Post by Parrotfish on Apr 23, 2011 11:44:03 GMT 12
What the hell are you going on about? You need to re-read the thread I think (or I do). Dave did not make that post and the individual who did gave full credit by providing the the link to the article at the start of their post. No other claims were made or I'm sure implied.
What are you on man???
It's not yours until the little infantry guy stands on it.
Chris, the original post of 8th April (which was in fact posted by forum member "Kiwithrottlejockey" - not Dave Homewood!) was quite obviously taken from the website highlighted at the beginning of the text, which was authored by Geoffrey Rodliffe.
I think you're are drawing a pretty long bow claiming that someone else is trying to claim authorship of Rodliffe's article, but if it helps to save further confusion, I will now edit the original post to include Rodliffe's name in the post.
Last Edit: Apr 23, 2011 18:15:10 GMT 12 by corsair67
Gordon Ogilvie's research is impressive, but it fails in many ways to meet the methodological rigour of a trained historian. Geoff Rodliffe likewise offers a compelling historical narrative of the evidence but neglects much of the historical context and broad developments of early aviation and engineering in his treatment.
Current works on Pearse are not academic. Both Ogilvie and Rodliffe give passing mention to leading authorities on early aviation, which highlights the difference between amateur and professional research. In a professional study the opposing or alternative positions are given close treatement, in order to orient the authors own work in relation to relevant literature in the field of study. Neither Ogilvie nor Rodliffe offer an adequate examination of relevant authorities on early aviation. For example both Ogilvie and Rodliffe offer only fleeting and dismissive responses to criticism of Bolt's research by leading historian of early aviation Sir Charles Gibbs-Smith.
The focus of Ogilvie and Rodliffe’s work is also limited to basic document analysis and rudimentary interpretation that lacks contextual analysis and professional methodology. For example, while there is no record that Pearse ever communicated with his aviation contemporaries, he did have access to aviation literature. Neither Ogilive nor Rodliffe offer a sufficient study of the aviation literature available during the early years of the twentieth century. Both authors speculate on a few historical works Pearse may have had access, and note that Pearse read Scientific American. Neither author offer the reader an analysis of the content within the range of literature available. Such an analysis would give insight into the ideas and information Pearse had access too, and how it shaped his own ideas or differed from what he had read. Rather, Ogilvie and Rodliffe unintentionally overlook such analysis, and in doing so exaggerate Pearse's “genius” as totally independent.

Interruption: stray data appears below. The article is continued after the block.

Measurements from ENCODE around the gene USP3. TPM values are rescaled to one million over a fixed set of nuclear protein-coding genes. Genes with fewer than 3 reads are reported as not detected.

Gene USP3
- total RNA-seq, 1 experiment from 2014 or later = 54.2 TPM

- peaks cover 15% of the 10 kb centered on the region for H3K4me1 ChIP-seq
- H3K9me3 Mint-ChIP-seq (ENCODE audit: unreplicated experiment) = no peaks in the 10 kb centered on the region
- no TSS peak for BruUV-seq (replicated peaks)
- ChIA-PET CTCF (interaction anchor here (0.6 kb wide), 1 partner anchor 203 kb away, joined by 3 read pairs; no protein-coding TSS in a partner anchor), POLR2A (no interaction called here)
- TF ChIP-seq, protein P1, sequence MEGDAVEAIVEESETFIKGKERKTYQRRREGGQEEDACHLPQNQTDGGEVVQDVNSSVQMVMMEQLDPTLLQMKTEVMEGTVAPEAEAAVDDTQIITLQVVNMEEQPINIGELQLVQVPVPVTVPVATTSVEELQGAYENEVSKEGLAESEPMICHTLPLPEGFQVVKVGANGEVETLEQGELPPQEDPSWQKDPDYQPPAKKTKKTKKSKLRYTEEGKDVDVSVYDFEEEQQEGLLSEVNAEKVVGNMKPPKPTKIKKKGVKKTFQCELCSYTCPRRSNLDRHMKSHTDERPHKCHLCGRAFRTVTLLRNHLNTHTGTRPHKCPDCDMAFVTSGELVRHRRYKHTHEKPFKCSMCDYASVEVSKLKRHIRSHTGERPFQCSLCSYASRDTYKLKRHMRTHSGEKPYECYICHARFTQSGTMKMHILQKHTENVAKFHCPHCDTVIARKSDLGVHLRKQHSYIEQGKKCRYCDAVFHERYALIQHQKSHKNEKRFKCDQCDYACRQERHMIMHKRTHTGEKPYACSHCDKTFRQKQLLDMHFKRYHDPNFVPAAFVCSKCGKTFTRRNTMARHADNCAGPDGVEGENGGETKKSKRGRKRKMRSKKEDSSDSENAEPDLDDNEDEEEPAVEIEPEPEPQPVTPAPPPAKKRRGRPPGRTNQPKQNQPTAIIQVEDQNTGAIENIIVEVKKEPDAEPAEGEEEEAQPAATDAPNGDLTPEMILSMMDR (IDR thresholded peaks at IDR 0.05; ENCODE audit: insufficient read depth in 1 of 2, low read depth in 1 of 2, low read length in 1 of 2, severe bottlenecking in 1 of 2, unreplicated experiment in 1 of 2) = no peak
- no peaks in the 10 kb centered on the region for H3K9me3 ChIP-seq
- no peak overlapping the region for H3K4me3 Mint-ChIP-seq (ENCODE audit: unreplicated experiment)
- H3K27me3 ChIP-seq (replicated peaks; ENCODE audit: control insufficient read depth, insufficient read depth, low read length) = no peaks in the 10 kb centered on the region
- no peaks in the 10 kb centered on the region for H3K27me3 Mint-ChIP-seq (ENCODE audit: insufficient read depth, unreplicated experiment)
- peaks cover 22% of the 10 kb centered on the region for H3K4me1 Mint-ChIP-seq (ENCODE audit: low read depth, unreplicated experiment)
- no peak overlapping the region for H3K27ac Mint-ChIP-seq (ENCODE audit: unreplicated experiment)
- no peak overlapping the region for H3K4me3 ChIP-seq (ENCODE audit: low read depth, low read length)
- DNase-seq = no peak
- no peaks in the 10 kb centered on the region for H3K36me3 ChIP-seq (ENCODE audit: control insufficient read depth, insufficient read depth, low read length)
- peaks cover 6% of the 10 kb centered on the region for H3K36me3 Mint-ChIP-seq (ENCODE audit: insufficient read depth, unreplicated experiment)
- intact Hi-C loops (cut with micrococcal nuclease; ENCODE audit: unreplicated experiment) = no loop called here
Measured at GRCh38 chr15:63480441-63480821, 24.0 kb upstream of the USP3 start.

The treatment of witnesses is done in a legalistic manner i.e. sworn statements such as affidavits that are motivated by the establishment of “fact” and “responsibility” for events in legal terms. Where as a professional historian would seek to understand the historical perspective of the individual witness in order to assess the significance of the witness's viewpoint/statements. Although the collected witness accounts about Pearse are important, their unreliability make them of secondary value to documents produced by Pearse himself (letters to the Christchurch Star and Dunedin Evening Star, and his patents).
Finally, academic historians are more interested in the historical significance of what past individuals did, rather than attempting to establish the retrospective and arbitrary values such as "first" to do such-and-such. Even if Pearse had flown before anyone else, it is of little significance because it did not have any impact. Ogilvie attempts to explain away Pearse's lack of impact through supposed community hostility and Pearse's reclusive nature, but to Rodliffe's credit Pearse is shown to not have been a secretive recluse in his early years as Ogilvie portrays him.
The significance of Pearse in aviation history needs to be treated in relation to other early pioneers i.e. what are the similarities and differences between Pearse and others in the early twentieth century. Neither Ogilvie nor Rodliffe give sufficient attention to personalities and events on a global scale. And because of that, the supposed “isolation” of Pearse is exaggerated in the narrative by a lack of attention to what else was happening in the world.